Battlefield Academy… sorry, Battle Academy, thanks to some silly legal action by EA, deserves more attention than to be remembered for that unfortunate incident. It’s a clever little tactics strategy game that might not break new ground, but it does a good job of bringing some depth to what is usually a very casual experience.
In the beginning Battle Academy plays much like any of the other tactics games you might have played before. Aside from the PC trappings of being able to maneuver the camera around, it almost looks like an Advance Tactics or Fire Emblem game when you first boot the game up and run through the tutorial. Of course, soon after that and within the first hour, the game reveals itself to be a Slitherine/ Matrix Games production.
Units don’t just take turns in a linear fashion; there’s additional rules that can disrupt the standard move-and-attack pattern, such as return fire and the ability to spring an ambush on the opponent as he marches unaware past a section of forest or under the shadow of a mountain. To combat that, it’s possible for the aggressor to lay down suppressing fire on a square. Each unit plays substantially differently, and in the more complex combat missions, that range of units opens up a wide selection of different strategies to suit the abilities of most players.
As a result, Battle Academy is a more subtle game than a usual tactics title, with forces prodding at one another and looking to exploit temporary weakness to outflank each other. It’s going to be dull for people used to speed of the typical tactics games, but longer term it’s a far more fulfilling process resulting in a far more rewarding “victory” screen.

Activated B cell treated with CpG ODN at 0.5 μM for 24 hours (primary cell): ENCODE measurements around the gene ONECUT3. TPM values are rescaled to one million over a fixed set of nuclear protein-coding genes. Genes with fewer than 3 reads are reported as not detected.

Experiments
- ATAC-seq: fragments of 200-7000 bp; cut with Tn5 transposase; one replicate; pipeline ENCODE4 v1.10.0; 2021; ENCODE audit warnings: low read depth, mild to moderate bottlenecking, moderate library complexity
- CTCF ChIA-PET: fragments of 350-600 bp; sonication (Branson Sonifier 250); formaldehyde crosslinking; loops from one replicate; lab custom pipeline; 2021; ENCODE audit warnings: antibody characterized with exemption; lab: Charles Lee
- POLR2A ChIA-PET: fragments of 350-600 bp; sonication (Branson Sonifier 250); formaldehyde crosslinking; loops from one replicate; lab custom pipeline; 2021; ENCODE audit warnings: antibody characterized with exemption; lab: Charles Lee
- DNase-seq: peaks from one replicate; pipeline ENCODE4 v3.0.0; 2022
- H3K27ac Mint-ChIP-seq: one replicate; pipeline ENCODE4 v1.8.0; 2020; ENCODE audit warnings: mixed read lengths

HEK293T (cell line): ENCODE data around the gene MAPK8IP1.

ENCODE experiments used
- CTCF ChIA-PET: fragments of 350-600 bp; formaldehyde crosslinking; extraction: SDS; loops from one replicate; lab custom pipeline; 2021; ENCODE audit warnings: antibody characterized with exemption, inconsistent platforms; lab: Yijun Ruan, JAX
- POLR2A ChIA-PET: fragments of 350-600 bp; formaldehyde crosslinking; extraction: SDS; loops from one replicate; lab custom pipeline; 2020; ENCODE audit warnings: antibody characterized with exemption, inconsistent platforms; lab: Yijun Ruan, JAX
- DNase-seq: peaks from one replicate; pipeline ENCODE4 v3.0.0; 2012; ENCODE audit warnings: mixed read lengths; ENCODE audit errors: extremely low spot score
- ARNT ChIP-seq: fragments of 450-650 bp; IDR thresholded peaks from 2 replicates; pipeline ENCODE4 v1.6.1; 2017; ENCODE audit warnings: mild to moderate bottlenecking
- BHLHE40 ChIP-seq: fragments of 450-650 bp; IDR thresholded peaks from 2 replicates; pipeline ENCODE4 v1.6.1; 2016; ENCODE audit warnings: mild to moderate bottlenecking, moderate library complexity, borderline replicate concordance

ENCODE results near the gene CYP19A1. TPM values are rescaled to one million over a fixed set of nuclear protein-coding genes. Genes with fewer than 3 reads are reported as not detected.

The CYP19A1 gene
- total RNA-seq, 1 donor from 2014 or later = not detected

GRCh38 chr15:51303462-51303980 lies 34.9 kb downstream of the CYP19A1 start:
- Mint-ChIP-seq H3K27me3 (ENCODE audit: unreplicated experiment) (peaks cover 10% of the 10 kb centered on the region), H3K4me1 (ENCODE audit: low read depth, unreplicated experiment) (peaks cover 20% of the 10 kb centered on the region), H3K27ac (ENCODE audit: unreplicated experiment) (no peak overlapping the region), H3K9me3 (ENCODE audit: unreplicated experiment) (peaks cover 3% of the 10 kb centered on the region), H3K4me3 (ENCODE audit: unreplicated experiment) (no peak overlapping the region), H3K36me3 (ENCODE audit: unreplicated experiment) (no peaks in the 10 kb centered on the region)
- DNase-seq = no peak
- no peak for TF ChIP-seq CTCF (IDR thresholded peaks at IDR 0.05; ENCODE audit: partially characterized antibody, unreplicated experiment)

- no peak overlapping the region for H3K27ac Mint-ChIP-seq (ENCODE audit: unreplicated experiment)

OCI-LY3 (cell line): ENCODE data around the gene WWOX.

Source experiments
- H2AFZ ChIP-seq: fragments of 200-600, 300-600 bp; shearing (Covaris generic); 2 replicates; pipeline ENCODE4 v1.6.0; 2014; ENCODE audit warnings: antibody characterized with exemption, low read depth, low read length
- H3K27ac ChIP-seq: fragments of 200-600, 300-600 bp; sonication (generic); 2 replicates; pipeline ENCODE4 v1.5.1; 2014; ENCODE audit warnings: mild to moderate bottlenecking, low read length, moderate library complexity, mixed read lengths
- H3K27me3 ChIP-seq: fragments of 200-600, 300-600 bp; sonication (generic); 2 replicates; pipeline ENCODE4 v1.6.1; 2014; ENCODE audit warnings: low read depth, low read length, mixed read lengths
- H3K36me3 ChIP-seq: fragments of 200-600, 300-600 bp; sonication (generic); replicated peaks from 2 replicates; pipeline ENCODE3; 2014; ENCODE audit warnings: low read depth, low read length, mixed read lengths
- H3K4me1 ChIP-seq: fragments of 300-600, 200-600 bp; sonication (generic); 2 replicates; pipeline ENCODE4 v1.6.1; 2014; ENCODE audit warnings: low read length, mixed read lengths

It’s not an easy game, either. Even the most basic stages are easy to lose if you just charge in without thought. So, while there’s not a massive range of levels in the game’s various campaigns (though the expansions add significantly to the raw quantity of missions), there’s plenty to work though regardless. Further longevity can be found in the map editors and the play-by-email multiplayer.
One area that often lets Matrix/ Slitherine down is in the presentation. Though games like Combat Command have a visual style that wargamers can get right into, they lack the polish to pull in the more casual audiences. Battle Academy does a far better job in this regard. Scenarios are introduced through a simple, but effective comic book art scene, which works wonderfully in setting the mood. In-battle, the maps are functional, but nicely detailed, and units are also animated nicely. There’s nothing overly spectacular about the visual style, but it works.
And, though the BBC license is fairly superfluous, Matrix Games’ usual eye for detail means the game feels reasonably authentic. Though ultimately Battle Academy is a little light for the wargame veteran, and a little complex for the casual strategy gamer, it should be reasonably fun for both groups, even if it’s not a game either would come back to six or twelve months down the track.
Mac owners will no doubt appreciate that there’s a new strategy game with some real depth for them to play, though.